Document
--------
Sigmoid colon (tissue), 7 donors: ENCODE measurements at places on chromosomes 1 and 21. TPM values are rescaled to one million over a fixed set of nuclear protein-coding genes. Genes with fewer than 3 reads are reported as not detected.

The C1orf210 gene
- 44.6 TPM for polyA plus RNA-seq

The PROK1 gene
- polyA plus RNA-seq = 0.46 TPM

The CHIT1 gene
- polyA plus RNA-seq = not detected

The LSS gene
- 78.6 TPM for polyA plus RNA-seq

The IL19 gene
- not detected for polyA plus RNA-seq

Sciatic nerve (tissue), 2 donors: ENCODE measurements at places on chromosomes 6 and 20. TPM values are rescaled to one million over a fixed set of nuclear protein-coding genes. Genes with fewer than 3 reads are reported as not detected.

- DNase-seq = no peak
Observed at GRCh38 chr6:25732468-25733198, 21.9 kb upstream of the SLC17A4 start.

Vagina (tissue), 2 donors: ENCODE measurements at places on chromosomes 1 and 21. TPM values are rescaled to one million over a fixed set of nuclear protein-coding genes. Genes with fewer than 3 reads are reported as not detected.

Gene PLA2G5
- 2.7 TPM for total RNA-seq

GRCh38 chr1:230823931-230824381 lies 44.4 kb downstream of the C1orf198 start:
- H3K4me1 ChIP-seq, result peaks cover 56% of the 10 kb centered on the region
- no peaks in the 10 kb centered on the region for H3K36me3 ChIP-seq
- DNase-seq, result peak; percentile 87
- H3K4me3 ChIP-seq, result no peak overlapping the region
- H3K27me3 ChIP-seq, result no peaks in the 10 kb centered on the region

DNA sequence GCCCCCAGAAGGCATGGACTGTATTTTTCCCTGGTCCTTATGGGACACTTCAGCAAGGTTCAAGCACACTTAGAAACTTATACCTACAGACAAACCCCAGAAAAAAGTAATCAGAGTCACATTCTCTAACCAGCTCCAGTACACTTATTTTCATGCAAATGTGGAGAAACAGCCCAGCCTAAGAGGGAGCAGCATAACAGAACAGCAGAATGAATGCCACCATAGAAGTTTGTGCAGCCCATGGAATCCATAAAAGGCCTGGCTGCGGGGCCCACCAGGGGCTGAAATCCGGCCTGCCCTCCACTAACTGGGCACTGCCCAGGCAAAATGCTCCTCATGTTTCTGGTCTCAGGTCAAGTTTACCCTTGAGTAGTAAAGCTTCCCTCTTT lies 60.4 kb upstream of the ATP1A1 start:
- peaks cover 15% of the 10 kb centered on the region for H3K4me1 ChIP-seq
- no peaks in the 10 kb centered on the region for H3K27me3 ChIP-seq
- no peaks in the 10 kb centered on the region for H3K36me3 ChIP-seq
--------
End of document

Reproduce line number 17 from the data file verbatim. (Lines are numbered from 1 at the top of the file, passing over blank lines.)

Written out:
- 2.7 TPM for total RNA-seq